Is geo-blocking a real cause for concern in Europe?
Title: Is geo-blocking a real cause for concern in Europe?
Author: MAZZIOTTI, Giuseppe
Series/Number: EUI LAW; 2015/43
From the perspective of the ‘Digital Single Market’ geo-blocking widely frustrates the increasingly high expectations of European citizens to access culture, services and entertainment on a EU-wide basis. Geo-blocking also makes hugely demanded content such as films and TV series inaccessible in a legitimate way, with a consequential rise in appeal of online piracy. This article identifies the barriers raised by such technical restrictions and explains why the licensing of copyright works on a country-by-country basis may still be justified, on objective grounds. It also argues that the current emphasis on geo-blocking solely in relation to copyright is misleading since copyright is not the only reason why the exploitation of creative works (in particular films) is still rigidly territorial in Europe. On the one hand, the need to adapt and make content accessible to Europe’s culturally and linguistically diverse audiences may justify a separate exploitation on a territorial basis. On the other hand, factors such as a persisting digital divide, a different availability of bandwidth across the EU and a significant difference in the purchasing power of European consumers have a partitioning effect of the Single Market. This article takes the view that a progressive reduction of geo-blocking measures and an effective Europeanization of markets for digital content would urgently require a clarification of the conditions under which territorial restrictions may still be considered as a necessary tool to preserve cultural diversity and the remuneration of opportunities (e.g. advertising) associated with a particular territory. In all other cases EU policy makers should feel free to let the logic of the Digital Single Market progressively prevail.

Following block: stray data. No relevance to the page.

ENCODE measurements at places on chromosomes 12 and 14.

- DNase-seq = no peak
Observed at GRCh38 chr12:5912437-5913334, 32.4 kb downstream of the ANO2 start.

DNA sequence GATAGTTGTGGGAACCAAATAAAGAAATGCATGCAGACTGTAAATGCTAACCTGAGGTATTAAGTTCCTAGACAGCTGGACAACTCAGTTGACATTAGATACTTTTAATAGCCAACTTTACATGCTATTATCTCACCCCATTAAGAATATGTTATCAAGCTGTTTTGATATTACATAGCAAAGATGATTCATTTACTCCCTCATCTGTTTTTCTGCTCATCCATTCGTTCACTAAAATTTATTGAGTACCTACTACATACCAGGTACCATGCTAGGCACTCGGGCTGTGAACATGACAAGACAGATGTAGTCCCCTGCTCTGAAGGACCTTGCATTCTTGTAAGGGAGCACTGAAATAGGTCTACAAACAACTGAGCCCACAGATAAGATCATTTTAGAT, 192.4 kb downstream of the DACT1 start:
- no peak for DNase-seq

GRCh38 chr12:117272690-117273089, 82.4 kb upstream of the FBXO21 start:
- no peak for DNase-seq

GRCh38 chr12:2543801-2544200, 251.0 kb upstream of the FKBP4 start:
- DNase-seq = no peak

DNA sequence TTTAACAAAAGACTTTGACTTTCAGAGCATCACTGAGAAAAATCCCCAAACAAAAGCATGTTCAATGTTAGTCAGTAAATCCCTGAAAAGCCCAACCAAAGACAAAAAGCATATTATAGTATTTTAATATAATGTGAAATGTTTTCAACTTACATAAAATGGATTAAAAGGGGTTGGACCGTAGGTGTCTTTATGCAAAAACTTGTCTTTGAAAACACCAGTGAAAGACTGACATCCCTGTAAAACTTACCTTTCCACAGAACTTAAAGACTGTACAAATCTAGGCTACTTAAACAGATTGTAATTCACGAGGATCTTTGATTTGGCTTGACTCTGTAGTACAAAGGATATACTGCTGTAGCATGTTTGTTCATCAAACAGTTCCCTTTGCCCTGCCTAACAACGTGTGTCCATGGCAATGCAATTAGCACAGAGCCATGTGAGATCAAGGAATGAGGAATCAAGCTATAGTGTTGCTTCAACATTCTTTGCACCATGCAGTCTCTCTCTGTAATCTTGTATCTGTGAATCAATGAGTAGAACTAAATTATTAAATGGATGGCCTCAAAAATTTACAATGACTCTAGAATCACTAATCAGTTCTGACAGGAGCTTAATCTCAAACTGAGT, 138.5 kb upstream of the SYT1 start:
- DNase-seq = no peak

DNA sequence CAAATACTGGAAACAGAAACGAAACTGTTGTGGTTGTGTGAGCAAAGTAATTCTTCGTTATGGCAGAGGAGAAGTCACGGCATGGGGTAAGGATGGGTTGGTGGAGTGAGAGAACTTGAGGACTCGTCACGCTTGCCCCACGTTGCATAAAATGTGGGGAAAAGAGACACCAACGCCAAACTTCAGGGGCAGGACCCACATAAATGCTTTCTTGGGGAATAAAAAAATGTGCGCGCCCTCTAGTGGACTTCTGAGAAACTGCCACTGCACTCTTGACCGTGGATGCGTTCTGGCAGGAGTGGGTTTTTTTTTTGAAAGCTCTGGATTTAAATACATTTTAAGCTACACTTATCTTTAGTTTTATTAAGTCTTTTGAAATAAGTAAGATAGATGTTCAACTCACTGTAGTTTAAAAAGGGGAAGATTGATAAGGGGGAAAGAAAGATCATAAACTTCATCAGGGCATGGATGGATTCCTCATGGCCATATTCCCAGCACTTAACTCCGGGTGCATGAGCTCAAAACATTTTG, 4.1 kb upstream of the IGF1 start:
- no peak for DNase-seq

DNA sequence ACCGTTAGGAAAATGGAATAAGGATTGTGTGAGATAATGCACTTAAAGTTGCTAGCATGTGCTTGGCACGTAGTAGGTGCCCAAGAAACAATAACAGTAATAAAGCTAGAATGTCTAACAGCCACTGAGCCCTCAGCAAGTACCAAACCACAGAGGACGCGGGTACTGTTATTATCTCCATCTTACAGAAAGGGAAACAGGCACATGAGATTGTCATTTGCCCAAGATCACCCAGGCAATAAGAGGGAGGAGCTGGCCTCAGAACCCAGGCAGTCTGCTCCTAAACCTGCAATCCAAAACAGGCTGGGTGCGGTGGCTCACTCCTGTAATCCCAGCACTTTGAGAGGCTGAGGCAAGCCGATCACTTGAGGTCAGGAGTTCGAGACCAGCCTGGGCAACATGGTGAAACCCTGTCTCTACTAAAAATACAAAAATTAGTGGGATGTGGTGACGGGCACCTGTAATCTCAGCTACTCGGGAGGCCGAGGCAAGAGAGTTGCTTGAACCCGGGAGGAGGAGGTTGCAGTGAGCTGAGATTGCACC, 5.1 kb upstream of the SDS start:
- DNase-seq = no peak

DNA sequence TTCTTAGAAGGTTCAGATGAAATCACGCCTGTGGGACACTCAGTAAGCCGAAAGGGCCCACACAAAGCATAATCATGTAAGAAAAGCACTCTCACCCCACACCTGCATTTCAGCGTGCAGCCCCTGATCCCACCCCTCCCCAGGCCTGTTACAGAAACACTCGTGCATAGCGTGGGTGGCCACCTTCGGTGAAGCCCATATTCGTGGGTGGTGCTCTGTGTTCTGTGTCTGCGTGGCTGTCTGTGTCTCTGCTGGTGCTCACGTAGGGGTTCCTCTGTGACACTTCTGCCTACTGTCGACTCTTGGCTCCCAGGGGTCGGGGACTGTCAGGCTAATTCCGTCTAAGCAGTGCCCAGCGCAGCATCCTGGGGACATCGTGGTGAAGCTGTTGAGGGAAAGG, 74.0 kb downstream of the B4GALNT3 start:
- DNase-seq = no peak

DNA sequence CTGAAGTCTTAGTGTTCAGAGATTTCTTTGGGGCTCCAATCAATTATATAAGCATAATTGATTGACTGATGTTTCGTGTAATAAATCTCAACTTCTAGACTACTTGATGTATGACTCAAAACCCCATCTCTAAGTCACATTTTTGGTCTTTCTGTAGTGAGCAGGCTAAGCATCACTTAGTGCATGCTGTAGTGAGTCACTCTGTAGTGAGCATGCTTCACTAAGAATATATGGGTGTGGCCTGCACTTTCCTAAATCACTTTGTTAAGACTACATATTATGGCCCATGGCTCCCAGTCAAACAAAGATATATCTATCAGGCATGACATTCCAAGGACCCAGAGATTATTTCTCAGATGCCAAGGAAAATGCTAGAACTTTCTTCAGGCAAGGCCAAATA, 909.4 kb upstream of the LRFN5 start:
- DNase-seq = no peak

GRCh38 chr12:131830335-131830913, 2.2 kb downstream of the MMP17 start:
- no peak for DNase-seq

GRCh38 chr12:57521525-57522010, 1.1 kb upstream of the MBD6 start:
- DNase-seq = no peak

Subject: Geo-blocking; Copyright; Territoriality; Digital Single Market; Remuneration
Type of Access: openAccess